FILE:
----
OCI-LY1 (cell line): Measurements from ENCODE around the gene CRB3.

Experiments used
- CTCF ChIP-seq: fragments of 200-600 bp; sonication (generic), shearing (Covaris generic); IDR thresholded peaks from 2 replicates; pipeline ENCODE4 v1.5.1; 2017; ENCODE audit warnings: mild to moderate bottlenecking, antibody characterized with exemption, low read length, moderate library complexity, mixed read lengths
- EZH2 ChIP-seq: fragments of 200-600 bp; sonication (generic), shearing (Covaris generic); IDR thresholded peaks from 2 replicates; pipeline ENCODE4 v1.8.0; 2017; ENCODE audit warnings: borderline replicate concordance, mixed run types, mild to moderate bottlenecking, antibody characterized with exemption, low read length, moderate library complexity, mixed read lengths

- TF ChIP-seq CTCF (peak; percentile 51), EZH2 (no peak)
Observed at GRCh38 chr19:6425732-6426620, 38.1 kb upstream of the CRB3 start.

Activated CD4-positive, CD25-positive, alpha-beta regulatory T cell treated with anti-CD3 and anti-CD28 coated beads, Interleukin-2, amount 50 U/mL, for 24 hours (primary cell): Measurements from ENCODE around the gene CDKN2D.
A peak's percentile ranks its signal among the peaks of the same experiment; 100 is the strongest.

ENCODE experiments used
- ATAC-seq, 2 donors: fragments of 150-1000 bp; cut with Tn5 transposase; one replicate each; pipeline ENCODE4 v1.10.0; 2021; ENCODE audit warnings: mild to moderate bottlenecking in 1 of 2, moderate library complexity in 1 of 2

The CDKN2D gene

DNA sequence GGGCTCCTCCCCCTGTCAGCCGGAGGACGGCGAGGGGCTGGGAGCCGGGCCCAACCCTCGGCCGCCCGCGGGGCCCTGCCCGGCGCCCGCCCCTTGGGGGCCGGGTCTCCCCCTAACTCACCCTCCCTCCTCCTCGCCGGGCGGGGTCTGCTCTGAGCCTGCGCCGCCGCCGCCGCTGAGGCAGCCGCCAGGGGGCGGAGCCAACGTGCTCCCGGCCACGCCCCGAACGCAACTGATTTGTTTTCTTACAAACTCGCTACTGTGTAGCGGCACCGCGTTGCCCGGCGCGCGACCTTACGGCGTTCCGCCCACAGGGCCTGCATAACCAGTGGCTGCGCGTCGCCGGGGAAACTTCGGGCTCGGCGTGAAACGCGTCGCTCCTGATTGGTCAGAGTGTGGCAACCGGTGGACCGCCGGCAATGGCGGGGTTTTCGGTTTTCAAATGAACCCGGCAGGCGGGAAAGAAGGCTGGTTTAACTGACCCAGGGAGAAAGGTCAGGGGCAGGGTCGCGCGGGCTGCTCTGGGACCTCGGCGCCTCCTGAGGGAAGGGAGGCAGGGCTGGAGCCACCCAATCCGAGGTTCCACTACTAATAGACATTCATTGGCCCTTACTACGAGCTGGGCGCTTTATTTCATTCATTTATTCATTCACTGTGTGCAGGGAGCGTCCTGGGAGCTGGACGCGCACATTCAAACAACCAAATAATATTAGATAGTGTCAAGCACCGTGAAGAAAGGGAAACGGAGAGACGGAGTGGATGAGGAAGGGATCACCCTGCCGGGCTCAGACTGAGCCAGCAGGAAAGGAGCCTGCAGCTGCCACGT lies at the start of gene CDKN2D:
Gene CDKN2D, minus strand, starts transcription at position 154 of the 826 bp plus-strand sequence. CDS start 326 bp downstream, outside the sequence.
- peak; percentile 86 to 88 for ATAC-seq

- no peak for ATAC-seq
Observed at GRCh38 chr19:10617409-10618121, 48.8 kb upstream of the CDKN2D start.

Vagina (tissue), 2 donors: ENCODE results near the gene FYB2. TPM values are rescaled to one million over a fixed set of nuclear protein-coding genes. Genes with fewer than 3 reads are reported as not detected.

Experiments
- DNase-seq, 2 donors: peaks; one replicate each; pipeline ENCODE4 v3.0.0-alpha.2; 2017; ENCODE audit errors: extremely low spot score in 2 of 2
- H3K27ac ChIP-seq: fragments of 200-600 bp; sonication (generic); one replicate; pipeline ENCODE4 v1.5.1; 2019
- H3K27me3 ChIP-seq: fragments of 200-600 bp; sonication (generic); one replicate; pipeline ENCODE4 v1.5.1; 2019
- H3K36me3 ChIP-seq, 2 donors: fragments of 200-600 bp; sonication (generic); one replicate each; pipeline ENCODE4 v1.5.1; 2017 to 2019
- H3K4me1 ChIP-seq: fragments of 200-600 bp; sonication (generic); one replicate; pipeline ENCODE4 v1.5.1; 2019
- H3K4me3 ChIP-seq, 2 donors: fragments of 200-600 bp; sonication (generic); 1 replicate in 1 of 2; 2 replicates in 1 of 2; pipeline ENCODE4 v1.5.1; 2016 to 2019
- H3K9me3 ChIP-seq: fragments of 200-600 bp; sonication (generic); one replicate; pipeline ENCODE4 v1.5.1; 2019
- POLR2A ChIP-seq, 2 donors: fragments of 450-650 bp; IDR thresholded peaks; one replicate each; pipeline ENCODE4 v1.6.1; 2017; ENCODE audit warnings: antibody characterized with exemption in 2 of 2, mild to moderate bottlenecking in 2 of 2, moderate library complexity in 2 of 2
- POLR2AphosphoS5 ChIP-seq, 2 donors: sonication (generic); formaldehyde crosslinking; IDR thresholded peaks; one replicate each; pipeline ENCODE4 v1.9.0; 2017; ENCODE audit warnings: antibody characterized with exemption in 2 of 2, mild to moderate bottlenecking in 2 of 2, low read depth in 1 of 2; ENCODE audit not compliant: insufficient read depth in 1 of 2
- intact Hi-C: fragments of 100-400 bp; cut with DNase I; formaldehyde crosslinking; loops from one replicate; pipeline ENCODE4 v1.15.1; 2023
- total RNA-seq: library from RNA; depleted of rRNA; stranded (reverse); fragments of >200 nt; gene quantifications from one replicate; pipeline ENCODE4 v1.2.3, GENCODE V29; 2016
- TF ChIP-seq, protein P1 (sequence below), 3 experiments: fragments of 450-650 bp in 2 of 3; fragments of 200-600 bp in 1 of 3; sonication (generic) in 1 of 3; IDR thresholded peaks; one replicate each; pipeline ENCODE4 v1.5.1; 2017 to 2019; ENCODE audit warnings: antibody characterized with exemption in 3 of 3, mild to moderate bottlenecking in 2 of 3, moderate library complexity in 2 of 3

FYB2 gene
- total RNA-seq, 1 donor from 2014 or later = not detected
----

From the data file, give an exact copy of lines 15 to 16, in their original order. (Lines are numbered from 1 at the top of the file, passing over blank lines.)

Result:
- no peak for ATAC-seq
Observed at GRCh38 chr19:10617409-10618121, 48.8 kb upstream of the CDKN2D start.